There are two independents: former Tory MP Peter Goldring, who left the caucus after being charged with impaired driving, and former New Democrat MP Bruce Hyer, who left after being disciplined for breaking ranks and voting to repeal the gun registry.

One vacancy was created earlier this month when Tory MP Lee Richardson left to work for the Conservative government in Alberta.

The math will be crucial over the coming 24 hours or more of votes: if the Tories don't maintain their majority, they run the risk of accidentally letting some of the amendments through.

The Opposition plans to keep its benches full.

"I want these folks to feel a little bit of a pain for their arrogance," said Cullen.

"I think it's foolhardy to approach Parliament as an annoyance, as a problem to overcome, that democracy is somehow in the way all the time."

Related on HuffPost:

Loading Slideshow...
  • Here's a look at some of the measures in the bill's 400-plus pages. It's not an exhaustive list, so be warned: there will be another budget bill in the fall.<br><br><em>With files from CBC</em>. (CP)


    The government wants a "one project, one review" environmental assessment system, so it is repealing the Canadian Environmental Assessment Act and replacing it with the Canadian Environmental Assessment Act, 2012. It allows the federal government to designate an assessment to another jurisdiction, such as a province, and for another jurisdiction's assessment to substitute for a federal one. It sets out time limits for the completion of reviews and the minister will have the power to shut down a review panel if he thinks it won't finish on time.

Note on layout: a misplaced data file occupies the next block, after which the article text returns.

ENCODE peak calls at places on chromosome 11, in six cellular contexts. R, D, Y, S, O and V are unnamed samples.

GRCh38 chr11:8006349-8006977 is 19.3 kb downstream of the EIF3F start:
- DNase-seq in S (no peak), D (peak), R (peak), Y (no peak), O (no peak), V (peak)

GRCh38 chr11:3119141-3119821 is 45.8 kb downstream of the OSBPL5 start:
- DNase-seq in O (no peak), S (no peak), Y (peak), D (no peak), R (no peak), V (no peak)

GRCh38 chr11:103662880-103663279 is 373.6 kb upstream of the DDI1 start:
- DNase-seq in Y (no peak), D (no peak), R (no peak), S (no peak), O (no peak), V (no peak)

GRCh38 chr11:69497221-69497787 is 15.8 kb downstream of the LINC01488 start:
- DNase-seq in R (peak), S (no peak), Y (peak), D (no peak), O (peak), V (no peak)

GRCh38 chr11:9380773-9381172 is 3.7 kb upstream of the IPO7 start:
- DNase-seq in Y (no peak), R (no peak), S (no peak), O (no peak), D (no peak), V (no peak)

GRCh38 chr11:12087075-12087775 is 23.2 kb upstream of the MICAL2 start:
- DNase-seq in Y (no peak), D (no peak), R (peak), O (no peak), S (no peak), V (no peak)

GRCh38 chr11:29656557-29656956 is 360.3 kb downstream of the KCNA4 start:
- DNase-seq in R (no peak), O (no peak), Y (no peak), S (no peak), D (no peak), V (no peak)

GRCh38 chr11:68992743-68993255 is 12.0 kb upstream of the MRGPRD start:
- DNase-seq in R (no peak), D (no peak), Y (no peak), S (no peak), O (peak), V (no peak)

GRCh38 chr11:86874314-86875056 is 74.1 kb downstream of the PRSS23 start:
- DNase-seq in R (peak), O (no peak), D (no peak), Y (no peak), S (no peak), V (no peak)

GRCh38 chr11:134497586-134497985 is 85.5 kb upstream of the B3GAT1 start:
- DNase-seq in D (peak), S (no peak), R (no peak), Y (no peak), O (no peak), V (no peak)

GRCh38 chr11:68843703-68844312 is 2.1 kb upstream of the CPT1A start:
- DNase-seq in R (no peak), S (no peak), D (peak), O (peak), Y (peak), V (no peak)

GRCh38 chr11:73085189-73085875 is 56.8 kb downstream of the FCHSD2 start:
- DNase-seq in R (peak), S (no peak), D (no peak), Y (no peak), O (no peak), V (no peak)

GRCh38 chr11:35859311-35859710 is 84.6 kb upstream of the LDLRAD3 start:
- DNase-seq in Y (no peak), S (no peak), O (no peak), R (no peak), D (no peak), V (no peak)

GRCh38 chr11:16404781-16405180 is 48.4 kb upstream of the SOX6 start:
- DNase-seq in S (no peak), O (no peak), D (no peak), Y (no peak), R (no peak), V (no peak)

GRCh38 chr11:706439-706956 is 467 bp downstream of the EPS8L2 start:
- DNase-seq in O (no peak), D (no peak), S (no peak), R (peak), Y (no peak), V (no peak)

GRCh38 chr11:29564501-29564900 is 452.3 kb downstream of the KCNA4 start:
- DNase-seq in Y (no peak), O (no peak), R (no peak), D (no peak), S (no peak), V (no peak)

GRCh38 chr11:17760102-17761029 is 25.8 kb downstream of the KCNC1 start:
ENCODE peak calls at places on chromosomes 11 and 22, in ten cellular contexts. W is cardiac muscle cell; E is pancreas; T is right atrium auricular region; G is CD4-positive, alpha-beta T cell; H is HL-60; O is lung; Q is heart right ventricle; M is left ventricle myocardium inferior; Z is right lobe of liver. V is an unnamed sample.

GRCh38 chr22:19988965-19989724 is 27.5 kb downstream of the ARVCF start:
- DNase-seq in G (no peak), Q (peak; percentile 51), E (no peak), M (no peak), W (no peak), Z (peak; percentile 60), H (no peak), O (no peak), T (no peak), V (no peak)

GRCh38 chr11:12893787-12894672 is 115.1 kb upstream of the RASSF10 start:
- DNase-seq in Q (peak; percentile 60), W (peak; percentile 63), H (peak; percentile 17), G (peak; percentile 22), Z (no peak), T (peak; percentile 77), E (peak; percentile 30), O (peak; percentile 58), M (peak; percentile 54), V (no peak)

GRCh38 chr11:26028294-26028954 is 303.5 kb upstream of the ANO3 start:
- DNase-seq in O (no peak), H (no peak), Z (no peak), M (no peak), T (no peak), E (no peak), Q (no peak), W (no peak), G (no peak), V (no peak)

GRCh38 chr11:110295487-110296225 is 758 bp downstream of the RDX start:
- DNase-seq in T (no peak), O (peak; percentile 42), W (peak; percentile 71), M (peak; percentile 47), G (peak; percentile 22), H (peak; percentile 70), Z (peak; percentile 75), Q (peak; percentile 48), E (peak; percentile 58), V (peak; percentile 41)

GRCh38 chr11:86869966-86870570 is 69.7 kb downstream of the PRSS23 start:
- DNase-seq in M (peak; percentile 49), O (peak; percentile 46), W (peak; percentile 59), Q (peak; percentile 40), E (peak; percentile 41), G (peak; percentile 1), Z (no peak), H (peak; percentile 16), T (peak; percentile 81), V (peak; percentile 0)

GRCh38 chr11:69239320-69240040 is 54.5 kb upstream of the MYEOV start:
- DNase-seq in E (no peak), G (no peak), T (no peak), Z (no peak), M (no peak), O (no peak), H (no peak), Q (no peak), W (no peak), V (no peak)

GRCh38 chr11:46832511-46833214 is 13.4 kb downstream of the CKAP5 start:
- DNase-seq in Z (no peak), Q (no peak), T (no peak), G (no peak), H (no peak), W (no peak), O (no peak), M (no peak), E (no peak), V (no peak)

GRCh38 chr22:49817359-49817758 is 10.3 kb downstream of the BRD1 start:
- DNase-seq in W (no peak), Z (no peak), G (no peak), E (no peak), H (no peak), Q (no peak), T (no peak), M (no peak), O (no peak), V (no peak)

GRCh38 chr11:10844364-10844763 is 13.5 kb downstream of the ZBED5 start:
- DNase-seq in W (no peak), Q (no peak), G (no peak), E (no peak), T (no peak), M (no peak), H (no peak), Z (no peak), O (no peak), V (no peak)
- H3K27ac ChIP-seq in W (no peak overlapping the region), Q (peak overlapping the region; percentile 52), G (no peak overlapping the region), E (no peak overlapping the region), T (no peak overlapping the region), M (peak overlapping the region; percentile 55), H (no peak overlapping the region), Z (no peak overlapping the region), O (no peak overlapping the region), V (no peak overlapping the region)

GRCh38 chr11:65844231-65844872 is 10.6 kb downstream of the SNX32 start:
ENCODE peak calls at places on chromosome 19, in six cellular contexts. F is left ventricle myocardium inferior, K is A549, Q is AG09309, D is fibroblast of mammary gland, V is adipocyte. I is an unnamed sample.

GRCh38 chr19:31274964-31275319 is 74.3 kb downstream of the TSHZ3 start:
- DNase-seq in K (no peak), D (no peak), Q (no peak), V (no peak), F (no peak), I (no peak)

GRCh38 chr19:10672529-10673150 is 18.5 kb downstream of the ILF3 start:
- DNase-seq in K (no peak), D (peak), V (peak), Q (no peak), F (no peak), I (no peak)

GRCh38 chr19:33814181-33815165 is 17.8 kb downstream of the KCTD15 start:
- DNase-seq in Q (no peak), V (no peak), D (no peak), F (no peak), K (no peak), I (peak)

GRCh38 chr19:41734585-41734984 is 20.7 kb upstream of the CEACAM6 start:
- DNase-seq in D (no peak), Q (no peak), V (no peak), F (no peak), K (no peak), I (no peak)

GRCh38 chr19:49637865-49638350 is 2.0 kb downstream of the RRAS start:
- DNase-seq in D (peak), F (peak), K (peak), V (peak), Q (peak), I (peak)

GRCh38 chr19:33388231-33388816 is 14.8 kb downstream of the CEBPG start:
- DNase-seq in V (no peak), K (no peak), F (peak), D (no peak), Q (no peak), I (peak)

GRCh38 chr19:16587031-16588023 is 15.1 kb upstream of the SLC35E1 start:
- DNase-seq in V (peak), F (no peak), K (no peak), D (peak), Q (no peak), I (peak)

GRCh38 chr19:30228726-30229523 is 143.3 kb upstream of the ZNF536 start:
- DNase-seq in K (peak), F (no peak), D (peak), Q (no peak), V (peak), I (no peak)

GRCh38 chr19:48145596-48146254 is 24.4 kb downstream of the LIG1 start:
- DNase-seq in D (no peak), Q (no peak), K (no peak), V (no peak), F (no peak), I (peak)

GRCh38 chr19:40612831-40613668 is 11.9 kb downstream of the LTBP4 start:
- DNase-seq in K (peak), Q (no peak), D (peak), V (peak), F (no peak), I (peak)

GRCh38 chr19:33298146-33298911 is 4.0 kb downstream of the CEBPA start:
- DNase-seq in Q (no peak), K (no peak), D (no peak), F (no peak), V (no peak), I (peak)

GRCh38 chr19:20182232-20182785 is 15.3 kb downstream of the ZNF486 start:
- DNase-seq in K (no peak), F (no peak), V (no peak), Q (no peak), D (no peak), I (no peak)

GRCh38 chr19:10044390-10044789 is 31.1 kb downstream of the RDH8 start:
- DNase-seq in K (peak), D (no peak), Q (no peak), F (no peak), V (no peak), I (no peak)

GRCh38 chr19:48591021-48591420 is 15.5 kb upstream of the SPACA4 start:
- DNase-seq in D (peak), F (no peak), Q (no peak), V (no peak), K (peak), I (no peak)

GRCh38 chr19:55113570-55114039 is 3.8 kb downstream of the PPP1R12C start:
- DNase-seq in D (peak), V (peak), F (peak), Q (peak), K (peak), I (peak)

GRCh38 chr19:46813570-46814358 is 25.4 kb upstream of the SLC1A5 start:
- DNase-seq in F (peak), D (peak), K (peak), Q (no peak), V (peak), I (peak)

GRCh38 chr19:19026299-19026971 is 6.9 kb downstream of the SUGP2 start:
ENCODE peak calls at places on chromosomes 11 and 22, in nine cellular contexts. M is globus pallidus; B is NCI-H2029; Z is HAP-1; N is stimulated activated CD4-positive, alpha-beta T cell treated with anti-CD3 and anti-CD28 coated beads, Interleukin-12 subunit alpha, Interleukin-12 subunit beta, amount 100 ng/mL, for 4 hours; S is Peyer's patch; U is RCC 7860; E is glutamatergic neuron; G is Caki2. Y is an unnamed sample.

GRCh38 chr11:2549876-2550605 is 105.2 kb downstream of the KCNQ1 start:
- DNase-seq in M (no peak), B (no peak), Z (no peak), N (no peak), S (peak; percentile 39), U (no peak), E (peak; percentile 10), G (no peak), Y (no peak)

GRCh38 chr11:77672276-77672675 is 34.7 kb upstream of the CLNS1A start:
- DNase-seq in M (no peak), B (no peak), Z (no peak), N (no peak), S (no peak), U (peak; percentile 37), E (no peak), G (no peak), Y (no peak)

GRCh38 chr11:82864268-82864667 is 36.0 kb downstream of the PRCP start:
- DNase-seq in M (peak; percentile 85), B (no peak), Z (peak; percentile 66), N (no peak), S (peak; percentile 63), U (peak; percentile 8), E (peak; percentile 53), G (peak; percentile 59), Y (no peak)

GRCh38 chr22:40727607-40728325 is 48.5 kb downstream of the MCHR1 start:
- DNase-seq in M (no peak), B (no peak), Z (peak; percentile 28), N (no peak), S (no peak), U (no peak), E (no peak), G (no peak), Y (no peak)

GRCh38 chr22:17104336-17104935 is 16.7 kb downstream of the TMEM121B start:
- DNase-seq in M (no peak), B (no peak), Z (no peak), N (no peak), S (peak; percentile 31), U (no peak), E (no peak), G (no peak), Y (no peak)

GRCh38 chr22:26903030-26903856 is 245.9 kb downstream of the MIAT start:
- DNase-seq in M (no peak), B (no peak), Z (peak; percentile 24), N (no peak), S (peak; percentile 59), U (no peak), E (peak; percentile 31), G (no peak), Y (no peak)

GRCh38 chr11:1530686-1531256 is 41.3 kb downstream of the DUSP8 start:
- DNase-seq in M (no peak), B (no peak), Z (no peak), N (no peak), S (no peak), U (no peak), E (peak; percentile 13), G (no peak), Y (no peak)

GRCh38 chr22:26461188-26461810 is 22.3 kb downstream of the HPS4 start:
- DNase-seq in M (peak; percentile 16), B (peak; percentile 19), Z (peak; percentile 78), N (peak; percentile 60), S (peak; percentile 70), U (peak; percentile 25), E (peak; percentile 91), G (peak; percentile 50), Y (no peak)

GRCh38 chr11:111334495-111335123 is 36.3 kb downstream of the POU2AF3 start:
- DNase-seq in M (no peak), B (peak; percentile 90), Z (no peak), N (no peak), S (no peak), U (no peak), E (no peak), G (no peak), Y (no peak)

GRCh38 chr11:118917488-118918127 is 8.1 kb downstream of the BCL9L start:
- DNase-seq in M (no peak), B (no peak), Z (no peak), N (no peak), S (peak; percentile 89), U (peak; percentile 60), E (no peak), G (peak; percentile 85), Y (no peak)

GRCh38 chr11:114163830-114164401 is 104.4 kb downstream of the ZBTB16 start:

Employment insurance claimants are required to demonstrate they are actively seeking "suitable work" in order to receive payments. C-38 removes definitions of "suitable work" from the Employment Insurance Act and gives the federal cabinet the power to create new regulations about what constitutes suitable work and reasonable efforts to find work. The budget bill gives no details about what the new criteria will be. It also makes changes to how payments are calculated, to pay claimants based on their "best 14 weeks" of employment.